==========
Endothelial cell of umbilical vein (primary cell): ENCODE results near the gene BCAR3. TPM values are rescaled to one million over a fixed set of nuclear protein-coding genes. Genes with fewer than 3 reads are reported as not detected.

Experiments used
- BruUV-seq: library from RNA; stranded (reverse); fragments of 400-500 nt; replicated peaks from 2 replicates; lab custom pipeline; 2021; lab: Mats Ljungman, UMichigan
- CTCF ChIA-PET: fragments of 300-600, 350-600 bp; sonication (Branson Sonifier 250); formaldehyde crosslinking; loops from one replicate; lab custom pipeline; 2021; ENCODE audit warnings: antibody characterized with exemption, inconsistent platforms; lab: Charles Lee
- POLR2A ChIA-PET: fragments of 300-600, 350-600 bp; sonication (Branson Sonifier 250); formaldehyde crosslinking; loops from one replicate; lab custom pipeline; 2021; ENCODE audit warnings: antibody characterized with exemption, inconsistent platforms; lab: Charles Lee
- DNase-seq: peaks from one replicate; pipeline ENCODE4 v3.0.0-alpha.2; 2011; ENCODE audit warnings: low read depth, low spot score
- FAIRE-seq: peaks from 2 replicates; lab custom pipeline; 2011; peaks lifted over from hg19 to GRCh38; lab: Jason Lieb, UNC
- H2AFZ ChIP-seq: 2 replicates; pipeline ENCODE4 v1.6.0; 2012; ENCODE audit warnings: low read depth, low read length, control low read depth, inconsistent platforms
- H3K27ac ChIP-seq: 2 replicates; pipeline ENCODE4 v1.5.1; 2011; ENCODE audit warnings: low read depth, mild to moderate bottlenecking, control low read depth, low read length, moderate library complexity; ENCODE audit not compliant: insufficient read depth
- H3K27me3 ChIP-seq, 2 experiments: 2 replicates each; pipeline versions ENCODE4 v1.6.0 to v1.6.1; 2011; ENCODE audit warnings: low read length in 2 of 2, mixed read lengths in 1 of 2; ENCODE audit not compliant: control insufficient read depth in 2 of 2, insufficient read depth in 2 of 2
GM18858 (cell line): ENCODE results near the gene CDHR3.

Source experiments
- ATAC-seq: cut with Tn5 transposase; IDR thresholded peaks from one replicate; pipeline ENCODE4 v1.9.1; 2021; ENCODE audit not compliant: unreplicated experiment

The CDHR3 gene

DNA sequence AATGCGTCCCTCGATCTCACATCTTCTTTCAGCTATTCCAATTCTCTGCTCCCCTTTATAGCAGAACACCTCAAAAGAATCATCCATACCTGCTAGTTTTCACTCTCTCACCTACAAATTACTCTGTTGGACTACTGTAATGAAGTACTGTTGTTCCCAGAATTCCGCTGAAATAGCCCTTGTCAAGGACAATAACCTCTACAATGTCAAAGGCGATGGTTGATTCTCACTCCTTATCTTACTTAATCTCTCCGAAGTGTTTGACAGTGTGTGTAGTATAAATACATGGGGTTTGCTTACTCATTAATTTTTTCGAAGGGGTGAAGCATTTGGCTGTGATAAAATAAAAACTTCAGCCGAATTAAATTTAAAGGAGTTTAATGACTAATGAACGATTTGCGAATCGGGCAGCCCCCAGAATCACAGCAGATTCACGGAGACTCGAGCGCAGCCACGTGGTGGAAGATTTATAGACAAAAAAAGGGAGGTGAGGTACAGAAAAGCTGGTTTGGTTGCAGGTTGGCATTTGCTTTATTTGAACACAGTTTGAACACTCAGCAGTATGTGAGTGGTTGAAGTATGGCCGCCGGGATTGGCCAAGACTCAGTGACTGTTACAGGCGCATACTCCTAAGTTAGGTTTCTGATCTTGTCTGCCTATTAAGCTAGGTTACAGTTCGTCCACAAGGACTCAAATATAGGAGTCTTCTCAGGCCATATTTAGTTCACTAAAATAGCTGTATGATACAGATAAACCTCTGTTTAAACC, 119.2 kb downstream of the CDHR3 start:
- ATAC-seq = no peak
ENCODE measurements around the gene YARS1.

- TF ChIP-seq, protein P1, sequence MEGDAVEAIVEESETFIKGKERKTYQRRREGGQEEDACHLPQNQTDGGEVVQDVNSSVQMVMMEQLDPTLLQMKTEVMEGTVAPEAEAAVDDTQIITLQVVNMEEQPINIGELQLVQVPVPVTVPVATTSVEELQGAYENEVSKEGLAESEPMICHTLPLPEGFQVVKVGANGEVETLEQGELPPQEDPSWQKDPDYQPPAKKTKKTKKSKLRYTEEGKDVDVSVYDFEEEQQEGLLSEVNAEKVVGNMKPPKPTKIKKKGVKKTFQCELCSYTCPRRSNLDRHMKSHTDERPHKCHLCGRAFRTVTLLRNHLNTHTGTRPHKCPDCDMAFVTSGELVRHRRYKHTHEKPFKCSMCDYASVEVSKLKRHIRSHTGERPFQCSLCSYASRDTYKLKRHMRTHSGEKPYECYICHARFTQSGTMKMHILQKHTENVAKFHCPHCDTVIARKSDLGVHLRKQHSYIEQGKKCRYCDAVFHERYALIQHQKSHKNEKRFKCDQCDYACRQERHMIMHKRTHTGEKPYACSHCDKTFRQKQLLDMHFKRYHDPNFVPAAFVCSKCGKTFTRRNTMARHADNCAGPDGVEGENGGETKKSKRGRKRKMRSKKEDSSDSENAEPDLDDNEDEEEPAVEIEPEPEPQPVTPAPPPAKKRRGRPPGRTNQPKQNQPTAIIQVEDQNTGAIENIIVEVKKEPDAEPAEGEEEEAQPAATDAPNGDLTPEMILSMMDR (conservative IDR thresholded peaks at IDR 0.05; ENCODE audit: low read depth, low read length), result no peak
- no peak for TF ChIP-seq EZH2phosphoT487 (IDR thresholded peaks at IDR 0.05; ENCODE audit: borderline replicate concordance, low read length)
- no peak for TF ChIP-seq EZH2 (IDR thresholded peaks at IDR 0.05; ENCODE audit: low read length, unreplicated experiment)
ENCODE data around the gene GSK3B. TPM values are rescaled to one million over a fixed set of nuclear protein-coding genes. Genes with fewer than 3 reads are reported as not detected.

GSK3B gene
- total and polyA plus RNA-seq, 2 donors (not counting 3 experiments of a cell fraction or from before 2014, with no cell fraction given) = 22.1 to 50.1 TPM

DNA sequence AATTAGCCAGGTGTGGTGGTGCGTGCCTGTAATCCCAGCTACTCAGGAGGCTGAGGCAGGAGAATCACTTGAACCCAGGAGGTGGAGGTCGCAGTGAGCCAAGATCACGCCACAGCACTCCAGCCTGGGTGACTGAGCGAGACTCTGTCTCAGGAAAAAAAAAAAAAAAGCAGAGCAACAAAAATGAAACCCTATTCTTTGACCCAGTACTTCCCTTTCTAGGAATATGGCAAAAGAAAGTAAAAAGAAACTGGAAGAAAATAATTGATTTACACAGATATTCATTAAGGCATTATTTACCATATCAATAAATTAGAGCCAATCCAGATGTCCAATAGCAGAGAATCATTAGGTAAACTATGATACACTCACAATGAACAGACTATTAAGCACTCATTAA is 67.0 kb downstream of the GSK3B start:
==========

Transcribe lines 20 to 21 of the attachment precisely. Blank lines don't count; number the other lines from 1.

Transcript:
- no peak for TF ChIP-seq EZH2 (IDR thresholded peaks at IDR 0.05; ENCODE audit: low read length, unreplicated experiment)
ENCODE data around the gene GSK3B. TPM values are rescaled to one million over a fixed set of nuclear protein-coding genes. Genes with fewer than 3 reads are reported as not detected.